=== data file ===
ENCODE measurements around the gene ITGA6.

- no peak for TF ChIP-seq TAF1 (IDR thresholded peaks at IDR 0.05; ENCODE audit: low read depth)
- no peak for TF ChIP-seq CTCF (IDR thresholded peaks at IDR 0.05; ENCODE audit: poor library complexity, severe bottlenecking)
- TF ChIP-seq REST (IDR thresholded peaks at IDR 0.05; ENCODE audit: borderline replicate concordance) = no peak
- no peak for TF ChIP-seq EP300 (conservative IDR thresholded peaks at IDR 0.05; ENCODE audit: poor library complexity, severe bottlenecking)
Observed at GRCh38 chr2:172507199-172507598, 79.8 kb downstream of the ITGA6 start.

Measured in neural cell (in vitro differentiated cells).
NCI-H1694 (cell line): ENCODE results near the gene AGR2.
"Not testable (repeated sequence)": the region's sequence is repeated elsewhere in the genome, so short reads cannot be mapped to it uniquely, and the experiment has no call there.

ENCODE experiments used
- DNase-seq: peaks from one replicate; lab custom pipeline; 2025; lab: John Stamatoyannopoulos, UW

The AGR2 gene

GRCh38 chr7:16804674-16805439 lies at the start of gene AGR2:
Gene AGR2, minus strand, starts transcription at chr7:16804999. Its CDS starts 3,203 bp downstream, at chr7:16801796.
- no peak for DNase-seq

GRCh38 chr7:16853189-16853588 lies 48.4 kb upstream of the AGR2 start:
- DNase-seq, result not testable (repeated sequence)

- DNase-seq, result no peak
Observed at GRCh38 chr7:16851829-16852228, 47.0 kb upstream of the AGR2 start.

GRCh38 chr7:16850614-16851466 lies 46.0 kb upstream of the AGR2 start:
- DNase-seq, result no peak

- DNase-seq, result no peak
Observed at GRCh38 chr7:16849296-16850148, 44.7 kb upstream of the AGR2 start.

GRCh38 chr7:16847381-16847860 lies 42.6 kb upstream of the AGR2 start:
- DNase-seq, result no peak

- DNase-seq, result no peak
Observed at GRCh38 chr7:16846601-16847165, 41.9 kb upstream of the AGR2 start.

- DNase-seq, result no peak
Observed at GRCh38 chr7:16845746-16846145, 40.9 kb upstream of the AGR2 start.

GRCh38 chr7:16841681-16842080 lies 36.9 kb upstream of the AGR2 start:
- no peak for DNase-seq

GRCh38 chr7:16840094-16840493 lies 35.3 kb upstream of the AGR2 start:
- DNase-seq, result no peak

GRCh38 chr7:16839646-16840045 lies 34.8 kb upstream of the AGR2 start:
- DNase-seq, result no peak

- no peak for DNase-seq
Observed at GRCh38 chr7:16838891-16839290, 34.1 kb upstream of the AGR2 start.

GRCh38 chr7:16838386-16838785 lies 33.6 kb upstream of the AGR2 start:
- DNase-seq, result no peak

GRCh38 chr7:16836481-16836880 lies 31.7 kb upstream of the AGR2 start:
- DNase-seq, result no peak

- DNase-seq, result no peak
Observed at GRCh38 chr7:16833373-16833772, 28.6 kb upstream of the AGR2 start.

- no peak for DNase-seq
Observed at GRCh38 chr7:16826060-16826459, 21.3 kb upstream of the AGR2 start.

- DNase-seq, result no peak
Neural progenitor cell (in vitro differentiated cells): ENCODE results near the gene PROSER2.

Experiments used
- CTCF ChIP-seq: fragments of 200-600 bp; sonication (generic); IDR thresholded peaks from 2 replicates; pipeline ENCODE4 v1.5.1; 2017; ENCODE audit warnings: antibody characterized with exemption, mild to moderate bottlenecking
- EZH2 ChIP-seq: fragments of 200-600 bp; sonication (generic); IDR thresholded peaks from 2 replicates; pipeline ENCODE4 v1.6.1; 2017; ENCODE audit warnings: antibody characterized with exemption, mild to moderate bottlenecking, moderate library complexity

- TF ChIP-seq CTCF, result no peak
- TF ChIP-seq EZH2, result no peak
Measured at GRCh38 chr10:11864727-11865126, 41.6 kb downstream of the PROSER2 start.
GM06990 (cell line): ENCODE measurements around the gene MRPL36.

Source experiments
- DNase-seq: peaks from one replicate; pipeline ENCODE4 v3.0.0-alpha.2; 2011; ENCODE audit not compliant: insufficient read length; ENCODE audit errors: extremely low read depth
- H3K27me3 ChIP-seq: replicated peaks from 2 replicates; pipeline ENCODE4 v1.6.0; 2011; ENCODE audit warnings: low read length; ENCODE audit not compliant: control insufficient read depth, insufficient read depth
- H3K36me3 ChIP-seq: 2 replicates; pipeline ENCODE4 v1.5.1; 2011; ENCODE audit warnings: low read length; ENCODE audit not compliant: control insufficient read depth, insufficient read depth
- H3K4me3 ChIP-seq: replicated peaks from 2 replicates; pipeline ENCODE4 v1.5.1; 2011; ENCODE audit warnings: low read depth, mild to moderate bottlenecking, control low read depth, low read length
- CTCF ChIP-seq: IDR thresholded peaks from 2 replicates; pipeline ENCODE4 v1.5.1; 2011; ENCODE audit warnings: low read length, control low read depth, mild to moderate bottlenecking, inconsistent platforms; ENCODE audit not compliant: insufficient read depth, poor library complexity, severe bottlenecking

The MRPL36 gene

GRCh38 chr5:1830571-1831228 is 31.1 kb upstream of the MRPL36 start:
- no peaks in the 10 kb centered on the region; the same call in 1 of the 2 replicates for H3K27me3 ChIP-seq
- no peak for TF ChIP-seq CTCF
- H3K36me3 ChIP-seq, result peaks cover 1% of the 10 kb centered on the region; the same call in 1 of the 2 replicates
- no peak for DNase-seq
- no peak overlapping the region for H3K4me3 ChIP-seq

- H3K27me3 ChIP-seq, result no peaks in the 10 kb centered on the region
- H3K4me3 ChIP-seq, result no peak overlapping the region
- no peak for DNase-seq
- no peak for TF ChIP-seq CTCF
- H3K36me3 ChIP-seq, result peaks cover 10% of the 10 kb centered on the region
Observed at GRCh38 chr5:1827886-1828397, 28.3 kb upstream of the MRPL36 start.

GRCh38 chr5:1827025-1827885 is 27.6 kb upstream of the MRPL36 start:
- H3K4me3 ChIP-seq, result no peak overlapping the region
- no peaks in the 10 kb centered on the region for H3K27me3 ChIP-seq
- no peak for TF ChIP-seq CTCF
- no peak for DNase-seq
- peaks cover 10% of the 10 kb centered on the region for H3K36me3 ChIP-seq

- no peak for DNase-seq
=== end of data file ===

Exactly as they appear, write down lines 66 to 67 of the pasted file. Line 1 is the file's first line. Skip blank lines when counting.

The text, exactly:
- no peak for DNase-seq
- no peak overlapping the region for H3K4me3 ChIP-seq